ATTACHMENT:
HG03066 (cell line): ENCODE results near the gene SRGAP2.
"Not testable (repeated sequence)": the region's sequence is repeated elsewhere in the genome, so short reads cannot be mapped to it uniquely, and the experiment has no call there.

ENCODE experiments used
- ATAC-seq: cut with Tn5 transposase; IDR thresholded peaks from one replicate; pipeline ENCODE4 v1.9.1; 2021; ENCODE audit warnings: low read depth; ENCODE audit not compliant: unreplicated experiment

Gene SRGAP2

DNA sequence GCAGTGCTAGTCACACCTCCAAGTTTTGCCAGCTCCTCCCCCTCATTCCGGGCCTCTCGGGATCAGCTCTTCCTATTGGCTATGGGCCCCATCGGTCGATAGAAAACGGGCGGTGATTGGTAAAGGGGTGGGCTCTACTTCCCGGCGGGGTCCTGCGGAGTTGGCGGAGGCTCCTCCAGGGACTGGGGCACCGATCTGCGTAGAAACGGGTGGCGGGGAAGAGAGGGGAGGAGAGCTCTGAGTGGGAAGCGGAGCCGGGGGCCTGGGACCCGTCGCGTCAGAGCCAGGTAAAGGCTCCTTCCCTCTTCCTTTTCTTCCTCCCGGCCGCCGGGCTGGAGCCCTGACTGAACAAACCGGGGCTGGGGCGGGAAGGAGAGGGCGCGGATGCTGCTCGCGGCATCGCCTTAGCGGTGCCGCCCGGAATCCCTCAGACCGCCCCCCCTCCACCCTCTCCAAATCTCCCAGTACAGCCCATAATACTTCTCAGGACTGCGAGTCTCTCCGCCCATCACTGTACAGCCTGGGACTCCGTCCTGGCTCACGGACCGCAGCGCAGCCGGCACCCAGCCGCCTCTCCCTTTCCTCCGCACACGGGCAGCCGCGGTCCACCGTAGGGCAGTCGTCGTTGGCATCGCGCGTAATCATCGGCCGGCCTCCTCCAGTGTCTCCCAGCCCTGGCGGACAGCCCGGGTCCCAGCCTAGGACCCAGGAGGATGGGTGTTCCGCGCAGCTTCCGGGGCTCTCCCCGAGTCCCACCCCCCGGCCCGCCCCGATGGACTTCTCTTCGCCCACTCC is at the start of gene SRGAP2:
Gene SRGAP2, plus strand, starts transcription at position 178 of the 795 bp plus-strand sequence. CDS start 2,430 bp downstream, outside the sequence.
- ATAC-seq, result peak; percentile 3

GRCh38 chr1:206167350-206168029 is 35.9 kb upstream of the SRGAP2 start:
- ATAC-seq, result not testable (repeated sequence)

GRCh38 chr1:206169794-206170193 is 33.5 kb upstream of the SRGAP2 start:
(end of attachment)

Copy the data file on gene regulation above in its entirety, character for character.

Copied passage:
HG03066 (cell line): ENCODE results near the gene SRGAP2.
"Not testable (repeated sequence)": the region's sequence is repeated elsewhere in the genome, so short reads cannot be mapped to it uniquely, and the experiment has no call there.

ENCODE experiments used
- ATAC-seq: cut with Tn5 transposase; IDR thresholded peaks from one replicate; pipeline ENCODE4 v1.9.1; 2021; ENCODE audit warnings: low read depth; ENCODE audit not compliant: unreplicated experiment

Gene SRGAP2

DNA sequence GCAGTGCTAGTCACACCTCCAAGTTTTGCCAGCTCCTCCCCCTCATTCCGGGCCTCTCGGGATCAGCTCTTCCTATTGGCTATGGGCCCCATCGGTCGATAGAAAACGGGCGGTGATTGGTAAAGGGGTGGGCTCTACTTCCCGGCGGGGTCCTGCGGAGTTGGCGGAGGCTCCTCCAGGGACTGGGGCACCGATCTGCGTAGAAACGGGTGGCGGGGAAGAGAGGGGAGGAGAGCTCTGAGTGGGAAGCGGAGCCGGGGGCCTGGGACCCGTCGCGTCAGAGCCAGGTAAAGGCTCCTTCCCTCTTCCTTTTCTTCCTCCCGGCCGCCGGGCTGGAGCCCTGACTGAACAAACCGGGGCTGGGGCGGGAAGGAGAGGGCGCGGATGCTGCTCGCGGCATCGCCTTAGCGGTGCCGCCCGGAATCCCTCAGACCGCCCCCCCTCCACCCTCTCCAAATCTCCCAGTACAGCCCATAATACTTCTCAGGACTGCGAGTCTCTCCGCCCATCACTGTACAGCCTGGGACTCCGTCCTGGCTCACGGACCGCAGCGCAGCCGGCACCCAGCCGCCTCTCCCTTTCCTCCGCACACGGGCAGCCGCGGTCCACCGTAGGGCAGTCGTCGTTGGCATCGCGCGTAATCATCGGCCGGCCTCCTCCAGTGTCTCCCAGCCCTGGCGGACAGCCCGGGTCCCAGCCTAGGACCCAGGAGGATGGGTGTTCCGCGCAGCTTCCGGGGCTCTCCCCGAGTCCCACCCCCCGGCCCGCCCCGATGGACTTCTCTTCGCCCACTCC is at the start of gene SRGAP2:
Gene SRGAP2, plus strand, starts transcription at position 178 of the 795 bp plus-strand sequence. CDS start 2,430 bp downstream, outside the sequence.
- ATAC-seq, result peak; percentile 3

GRCh38 chr1:206167350-206168029 is 35.9 kb upstream of the SRGAP2 start:
- ATAC-seq, result not testable (repeated sequence)

GRCh38 chr1:206169794-206170193 is 33.5 kb upstream of the SRGAP2 start: